the mount vernon camp, the home and operational base of the gurkhas, does have high walls, barbed wire, and warnings that it is a restricted zone plastered on the walls. it’s a massive compound. but when little kids come out of the gates and head to the nearest food court or market, it suddenly doesn’t feel as formidable. or secretive.

and far far away? the camp is surrounded by hdb blocks, condominiums, houses. the bartley primary school is nearby, which many of the children attend. perhaps once this area was lonely and secluded. no longer. it is good real estate, so why should it remain empty? even if the mount vernon crematorium was here till recently. now the crematorium has gone to mandai, only the columbarium remains. that is slated to move too.

the bidadari cemetery next to it is not in use since the early seventies… it was once the largest graveyard in singapore. the muslim, christian, and other graves there are mostly gone. seems the trails inside were “very popular” as running routes among the gurkha contingent even while the cemetery was in use. now it’s a memorial garden. okay, it feels spooky, but you look up and there’s the main gate of the mount vernon camp. an array of men in blue grey uniform, the hats peaked, firearms ready, stands there. suddenly you feel safe.

aside: bidadari means fairy/angel in malay, which comes from the sanskrit “vidya dhari”, the one with knowledge… mythical creatures like apsaras were said to be vidya dhari. a beautiful apsara trapped in an old graveyard and a brave soldier who meets her while on a run… chances of a major story (a romance?) here?

we pass the huge maris stella high school and some more condos. back on bartley road we realise we needn’t have taken the mrt to tai seng to get to mount vernon road; it was actually just a few minutes’ walk from ramkrishna mission. but i’m glad we made the mistake, the approach up jalan bunga rampai is more interesting. it goes from the everyday to the increasingly more mysterious.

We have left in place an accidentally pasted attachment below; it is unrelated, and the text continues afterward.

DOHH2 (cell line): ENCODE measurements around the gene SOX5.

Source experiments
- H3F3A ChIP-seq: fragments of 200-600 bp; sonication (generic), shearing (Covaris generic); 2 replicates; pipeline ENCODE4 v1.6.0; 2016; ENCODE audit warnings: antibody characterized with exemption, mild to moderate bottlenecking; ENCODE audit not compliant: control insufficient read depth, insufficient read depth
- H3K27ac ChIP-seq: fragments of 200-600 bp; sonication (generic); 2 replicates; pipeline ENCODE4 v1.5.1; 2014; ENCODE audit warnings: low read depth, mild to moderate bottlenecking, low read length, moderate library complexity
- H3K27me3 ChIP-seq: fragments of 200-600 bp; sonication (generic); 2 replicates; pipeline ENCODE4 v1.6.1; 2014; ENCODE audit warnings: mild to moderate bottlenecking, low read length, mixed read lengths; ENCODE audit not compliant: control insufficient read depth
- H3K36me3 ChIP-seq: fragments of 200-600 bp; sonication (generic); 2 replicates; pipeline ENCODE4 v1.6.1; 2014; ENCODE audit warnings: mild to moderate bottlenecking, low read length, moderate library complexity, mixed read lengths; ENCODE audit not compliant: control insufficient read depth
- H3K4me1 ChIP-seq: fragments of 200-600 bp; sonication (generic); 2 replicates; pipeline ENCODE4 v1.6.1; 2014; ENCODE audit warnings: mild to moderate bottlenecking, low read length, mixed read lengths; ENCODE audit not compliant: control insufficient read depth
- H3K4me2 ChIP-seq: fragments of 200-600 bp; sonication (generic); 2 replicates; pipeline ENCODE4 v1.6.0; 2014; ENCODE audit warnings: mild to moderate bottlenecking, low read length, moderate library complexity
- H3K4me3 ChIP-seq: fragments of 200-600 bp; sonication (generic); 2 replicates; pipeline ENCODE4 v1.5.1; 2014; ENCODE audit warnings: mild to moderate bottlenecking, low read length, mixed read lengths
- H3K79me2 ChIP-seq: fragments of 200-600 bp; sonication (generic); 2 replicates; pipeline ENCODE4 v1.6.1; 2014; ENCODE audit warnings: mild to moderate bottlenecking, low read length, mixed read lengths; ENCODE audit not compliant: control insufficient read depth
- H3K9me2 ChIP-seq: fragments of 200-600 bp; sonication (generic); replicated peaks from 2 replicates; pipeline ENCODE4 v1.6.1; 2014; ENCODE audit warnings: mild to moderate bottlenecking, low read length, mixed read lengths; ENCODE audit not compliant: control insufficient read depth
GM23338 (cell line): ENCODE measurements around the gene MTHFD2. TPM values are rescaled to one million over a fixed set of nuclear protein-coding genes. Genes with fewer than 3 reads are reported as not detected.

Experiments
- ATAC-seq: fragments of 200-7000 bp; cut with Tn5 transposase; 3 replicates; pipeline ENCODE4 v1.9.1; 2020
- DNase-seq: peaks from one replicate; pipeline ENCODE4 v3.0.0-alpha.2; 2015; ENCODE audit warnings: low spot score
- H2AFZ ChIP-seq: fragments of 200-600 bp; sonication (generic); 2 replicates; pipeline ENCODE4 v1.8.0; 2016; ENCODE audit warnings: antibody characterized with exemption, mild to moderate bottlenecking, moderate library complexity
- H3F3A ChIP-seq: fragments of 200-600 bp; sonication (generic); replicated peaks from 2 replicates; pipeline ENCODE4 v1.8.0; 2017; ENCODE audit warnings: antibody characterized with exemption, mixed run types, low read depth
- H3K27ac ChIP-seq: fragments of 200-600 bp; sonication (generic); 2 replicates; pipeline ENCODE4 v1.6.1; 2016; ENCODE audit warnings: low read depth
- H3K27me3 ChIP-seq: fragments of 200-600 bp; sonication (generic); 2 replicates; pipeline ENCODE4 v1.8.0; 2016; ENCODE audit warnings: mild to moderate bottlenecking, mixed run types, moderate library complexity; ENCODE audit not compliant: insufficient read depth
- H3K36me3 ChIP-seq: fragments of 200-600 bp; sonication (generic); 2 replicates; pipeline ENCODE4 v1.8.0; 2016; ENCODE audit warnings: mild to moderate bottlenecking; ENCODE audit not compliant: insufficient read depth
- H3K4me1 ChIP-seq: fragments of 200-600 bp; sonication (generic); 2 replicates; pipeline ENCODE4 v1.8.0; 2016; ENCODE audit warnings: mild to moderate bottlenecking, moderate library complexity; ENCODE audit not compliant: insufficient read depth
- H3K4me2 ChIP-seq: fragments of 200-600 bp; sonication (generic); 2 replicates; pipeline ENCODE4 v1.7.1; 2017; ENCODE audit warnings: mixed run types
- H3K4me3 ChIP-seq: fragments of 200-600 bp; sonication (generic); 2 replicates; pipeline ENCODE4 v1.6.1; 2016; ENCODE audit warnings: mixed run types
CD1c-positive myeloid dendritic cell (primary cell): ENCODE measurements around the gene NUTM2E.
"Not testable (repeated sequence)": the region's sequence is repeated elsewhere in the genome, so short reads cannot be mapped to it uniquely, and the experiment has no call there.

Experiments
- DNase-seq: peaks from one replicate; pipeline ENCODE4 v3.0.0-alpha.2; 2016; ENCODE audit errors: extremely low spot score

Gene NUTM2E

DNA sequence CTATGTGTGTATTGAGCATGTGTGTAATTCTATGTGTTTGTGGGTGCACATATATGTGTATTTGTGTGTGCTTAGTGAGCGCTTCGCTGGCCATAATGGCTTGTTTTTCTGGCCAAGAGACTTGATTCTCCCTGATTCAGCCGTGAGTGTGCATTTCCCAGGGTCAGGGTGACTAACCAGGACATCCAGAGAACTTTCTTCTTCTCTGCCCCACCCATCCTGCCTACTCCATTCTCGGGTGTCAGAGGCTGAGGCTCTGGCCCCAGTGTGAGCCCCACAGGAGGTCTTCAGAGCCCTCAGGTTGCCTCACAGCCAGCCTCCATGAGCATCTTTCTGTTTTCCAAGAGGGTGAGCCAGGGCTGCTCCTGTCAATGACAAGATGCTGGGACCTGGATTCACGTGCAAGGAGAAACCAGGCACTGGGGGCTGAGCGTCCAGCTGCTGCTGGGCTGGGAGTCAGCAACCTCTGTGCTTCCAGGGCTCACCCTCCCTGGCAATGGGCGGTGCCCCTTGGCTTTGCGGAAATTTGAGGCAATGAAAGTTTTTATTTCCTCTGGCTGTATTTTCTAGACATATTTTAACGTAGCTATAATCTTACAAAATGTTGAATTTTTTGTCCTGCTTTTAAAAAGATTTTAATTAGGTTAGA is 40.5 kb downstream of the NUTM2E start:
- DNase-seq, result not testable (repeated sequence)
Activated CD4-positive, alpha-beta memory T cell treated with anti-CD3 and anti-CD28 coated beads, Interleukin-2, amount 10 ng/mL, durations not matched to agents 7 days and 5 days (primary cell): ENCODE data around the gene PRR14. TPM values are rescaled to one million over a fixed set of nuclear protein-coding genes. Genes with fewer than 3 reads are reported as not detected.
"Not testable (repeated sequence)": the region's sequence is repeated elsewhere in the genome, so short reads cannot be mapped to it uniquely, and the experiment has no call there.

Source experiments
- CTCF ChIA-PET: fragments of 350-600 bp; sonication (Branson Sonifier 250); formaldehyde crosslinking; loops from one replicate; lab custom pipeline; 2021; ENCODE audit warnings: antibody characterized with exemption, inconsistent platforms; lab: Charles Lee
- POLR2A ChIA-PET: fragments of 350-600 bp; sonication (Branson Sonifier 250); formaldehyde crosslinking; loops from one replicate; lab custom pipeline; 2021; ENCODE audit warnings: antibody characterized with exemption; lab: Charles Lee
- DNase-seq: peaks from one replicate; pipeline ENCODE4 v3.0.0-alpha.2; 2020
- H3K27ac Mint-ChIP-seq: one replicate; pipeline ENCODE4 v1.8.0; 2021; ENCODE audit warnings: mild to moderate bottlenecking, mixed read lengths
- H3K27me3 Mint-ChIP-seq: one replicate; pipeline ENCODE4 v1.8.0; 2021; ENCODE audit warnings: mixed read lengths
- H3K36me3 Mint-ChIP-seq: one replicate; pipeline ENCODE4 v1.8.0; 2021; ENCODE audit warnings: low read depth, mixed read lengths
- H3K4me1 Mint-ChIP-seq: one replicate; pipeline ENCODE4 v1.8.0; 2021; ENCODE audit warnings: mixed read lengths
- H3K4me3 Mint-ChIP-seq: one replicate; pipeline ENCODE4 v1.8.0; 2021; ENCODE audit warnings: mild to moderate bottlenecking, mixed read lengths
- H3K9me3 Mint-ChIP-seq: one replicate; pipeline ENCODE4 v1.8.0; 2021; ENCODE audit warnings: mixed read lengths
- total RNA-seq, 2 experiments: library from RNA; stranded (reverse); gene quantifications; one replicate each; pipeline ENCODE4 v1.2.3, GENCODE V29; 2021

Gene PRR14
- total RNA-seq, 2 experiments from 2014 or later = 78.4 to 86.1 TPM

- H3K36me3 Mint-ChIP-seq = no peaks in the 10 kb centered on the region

when we lived in jalan lim tai see, on our way home we’d see gurkha guards outside a minister’s residence. my daughter always smiled at them and waved. they’d wave back without smiling. there was a period when guards of the gurkha contingent protected her school… i am ever grateful for that.

road to singapore, bartley road, upper paya lebar road, little road, joo seng road, jalan bunga rampai, upper aljuneid road, vernon park, mount vernon road, 03/09/2106 ‪#‎SG50‬

end of 1997, we moved to singapore from india. in 2015, the country celebrated fifty years of independence. singapore has given me much and i am fascinated by the spirit of this gutsy city state with hardly any land or resources, but oh what dreams and chutzpah (the finest interpretation of the word), the ability to reach big, hunker down and hold and strategise and act and grow. despite my many years here, i haven’t seen a lot of the island, which started out at only 28 miles by 18. now of course it’s bigger, thanks to that spirit i spoke of. so anthony john or aj as i call him, my walking partner, and i decided to do fifty walks in the island to celebrate #SG50. well, we didn’t stop at fifty; couldn’t. there was still so much to see and feel and also how not to let the hot, merciless, climate-change sun not have its way with us. so the walks continue, as does the walk talk. hope you enjoy, try to bring an umbrella.

indrani’s index

i’ve seen this tree at the botanic garden too… wonder what it’s called.

i love these old glass work. this is a door at the ram krishna mission.

that serenity of the mission.

had we not taken the scenic route via mrt, we wouldn’t have seen the bread talk hq on tai seng, the design “takes its cue” from the danish pastry, says the company’s website. the building is designed by architect tan kay ngee.